The Reds make the 4,000-mile-round trip to the Russian capital having drawn at home to La Liga side Sevilla in their opening European game at Anfield earlier this month.
Reigning Russian Premier League champions Spartak meanwhile opened their continental campaign with a 1-1 draw away at Slovenian outfit NK Maribor.
Liverpool's performances in the Champions League so far, beating TSG 1899 Hoffenheim 6-3 in the final qualifying round in addition to their draw with Sevilla, have encompassed their transparent strengths and weaknesses.
Jürgen Klopp's side, as shown in their indifferent Premier League form, have shown the tendency to self-destruct defensively despite the quality of their attack.
That has cost them in a number of games, though the stellar display of Philippe Coutinho helped them beat Leicester City 3-2 in a pulsating encounter on Saturday evening to end a four-game streak without a win in all competitions.
Their unreliable back-line leaves them constantly vulnerable, as shown in their draw against Sevilla, a game which the Spanish side might have won late on despite Liverpool having controlled and created more opportunities throughout.
Massimo Carrera's Spartak side, meanwhile, sit in a disappointing 7th place in the league after winning just three of their first 11 games of the domestic season.
They only earned a draw at home to bottom-of-the-league Anzhi Machachkala thanks to a 92nd-minute equaliser at the Otkrytiye Arena and they remain 13 points behind leaders Zenit St Petersburg.
A trip to Russia would generally be considered a tricky tie, with Spartak having won five of their eight home games against English opposition. But The People's Team have lost their last three European home matches, and four of the last five.
They have not won a European fixture at all since October 2012, eight games ago, and so both teams go looking to end their own respective unfavourable winless streaks in continental competition.
Yet the away side will be wary not to underestimate Spartak
With Sevilla expected to beat Maribor at home, Liverpool will hope to win in Russia to keep pace with the Spanish side as they look to seal top spot and reach the next stage of this competition for the first time since 2008-09.
Liverpool will be without right-back Joe Gomez after he picked up two yellow cards against Sevilla and a one-match ban. Trent Alexander-Arnold will start in his place.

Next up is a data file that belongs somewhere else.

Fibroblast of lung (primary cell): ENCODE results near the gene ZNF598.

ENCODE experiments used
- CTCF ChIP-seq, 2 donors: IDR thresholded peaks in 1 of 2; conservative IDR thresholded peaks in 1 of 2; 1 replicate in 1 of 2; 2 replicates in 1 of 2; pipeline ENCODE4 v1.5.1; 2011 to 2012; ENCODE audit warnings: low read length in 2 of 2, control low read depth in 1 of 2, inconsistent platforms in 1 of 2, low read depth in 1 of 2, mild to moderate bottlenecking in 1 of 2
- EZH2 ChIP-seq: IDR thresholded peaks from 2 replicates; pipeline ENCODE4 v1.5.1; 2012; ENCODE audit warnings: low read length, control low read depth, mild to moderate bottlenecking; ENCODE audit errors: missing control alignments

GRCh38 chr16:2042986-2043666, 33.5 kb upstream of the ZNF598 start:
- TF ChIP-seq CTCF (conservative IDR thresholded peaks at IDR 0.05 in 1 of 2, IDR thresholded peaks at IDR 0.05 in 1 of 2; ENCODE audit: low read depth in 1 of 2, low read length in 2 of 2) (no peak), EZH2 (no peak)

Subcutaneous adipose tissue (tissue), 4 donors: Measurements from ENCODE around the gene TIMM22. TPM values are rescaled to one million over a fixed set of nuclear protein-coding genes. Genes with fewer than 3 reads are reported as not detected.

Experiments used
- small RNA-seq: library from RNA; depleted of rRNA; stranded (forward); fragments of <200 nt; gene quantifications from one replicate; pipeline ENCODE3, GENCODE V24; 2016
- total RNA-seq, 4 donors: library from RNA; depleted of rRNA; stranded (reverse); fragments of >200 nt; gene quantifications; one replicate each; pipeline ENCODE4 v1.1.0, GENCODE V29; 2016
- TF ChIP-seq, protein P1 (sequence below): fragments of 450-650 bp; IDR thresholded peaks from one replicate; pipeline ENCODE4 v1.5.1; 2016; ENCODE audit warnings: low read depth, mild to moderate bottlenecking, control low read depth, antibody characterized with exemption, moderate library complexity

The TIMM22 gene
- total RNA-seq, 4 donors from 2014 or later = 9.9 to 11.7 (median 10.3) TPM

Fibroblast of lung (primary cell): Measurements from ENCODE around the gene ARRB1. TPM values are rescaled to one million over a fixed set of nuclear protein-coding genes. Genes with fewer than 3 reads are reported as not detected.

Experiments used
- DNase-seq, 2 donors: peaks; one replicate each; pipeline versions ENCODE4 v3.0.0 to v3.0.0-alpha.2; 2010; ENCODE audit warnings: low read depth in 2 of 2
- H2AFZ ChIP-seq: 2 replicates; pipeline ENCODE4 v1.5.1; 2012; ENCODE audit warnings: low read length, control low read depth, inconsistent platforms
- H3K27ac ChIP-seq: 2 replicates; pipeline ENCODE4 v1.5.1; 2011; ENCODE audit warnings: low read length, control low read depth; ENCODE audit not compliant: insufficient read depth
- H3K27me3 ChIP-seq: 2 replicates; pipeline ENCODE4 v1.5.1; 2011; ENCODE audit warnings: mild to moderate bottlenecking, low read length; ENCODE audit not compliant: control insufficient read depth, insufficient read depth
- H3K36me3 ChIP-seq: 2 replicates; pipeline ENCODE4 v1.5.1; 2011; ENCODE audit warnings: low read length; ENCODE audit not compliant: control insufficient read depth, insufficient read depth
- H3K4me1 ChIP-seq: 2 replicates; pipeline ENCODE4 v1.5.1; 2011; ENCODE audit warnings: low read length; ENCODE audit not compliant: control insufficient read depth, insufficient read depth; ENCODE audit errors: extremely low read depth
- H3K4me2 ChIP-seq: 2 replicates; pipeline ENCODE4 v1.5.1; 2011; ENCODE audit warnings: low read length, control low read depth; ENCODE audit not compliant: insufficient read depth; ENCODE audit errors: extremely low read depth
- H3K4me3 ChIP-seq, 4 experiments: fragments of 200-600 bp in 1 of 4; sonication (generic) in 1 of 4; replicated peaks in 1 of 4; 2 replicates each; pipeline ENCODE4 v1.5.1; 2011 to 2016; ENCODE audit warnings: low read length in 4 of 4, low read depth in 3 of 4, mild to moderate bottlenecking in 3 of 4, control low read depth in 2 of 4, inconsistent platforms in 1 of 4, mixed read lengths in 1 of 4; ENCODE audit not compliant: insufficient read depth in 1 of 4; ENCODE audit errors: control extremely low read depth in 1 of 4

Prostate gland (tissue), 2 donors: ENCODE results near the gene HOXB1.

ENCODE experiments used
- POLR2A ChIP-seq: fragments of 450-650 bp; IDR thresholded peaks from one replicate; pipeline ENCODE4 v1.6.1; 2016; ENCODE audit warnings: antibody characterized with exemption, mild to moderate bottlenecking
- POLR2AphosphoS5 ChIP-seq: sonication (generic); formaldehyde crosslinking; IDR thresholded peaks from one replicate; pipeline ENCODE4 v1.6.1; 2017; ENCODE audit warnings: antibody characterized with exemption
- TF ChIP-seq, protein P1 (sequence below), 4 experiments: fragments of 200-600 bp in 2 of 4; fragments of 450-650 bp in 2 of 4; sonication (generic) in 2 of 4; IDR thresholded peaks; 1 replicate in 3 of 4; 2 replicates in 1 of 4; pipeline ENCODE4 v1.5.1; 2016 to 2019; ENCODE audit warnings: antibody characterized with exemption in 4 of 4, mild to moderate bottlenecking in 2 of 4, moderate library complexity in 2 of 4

The visitors welcome back Sadio Mané from a three-game domestic suspension, the Senegalese winger likely to join Roberto Firmino and Mohamed Salah in the front-three.
Playmaker Philippe Coutinho, who started on the left at Leicester, could drop into midfield with Jürgen Klopp enjoying a plethora of options to pick from for his midfield trio. Emre Can and captain Jordan Henderson are the most likely two to partner Coutinho in the middle.
Loris Karius will start in goal having been selected over usual first-choice Simon Mignolet as the club's starting goalkeeper for Champions League matches.
Nathaniel Clyne (back) and Adam Lallana (thigh) remain Liverpool's only injured players, while Marko Grujić and Ben Woodburn remain the only notable absentees from their 21-man travelling squad.
Spartak winger and talisman Quincy Promes - previously a Liverpool transfer target - is a doubt.
The Netherlands international is the club's top goalscorer this term but missed Saturday's draw with Anzhi due to a calf injury.
Towering striker Zé Luís and captain Denis Glushakov were also absent at the weekend. Georgi Tigiev, Roman Zobnin and Artem Timofeev are long-term absentees all with cruciate problems.
Recent form (all competitions):
Leicester City 2-3 Liverpool (Salah 15, Coutinho 23, Henderson 68)
Spartak Moscow 2-2 Anzhi Machachkala (Luiz Adriano 14, Melgarejo 90)
Liverpool have failed to win any of their last six Champions League group games, their longest run without victory in the competition. Their last win was in September 2014 at home to Ludogorets Razgrad.
Liverpool have won only one of their previous seven Champions League away games (D3, L3). That came in November 2009 against Hungarian side Debreceni VSC.
Spartak Moscow and Liverpool's only previous Champions League encounter was in the 2002-03 first group stage, where Liverpool won 3-1 in Moscow and 5-0 at home.
In total they have met four times, both teams winning two games. Spartak won 6-2 on aggregate in a 1992 two-legged UEFA Cup Winners' Cup clash.
Spartak have only won two of their previous 17 home games in this competition, losing 10, and have won just five of their last 36 games - home or away - losing 25.
The Russian outfit have only managed to keep one clean sheet in their last 18 home games in the Champions League and have not kept a shut-out in any of their last 11 outings.
All of Spartak Moscow's last 19 goals in this competition have been scored from inside the box.
Spartak's best ever Champions League campaign saw them reach the semi-finals in 1990–91. They have reached the knockout rounds just twice in their last 11 appearances, last in 2000-01.
The Russian club's overall record against English opposition reads: W9 D2 L6. At home, it is: W5 D1 L2.
Only Anzhi (25), who held Spartak to a draw on Saturday, have conceded more goals in the Russian Premier League than Spartak (17) this season.
The top Champions League goalscorers in Liverpool's current squad - excluding qualifiers - are Salah and Alex Oxlade-Chamberlain, both with just four career goals in the tournament.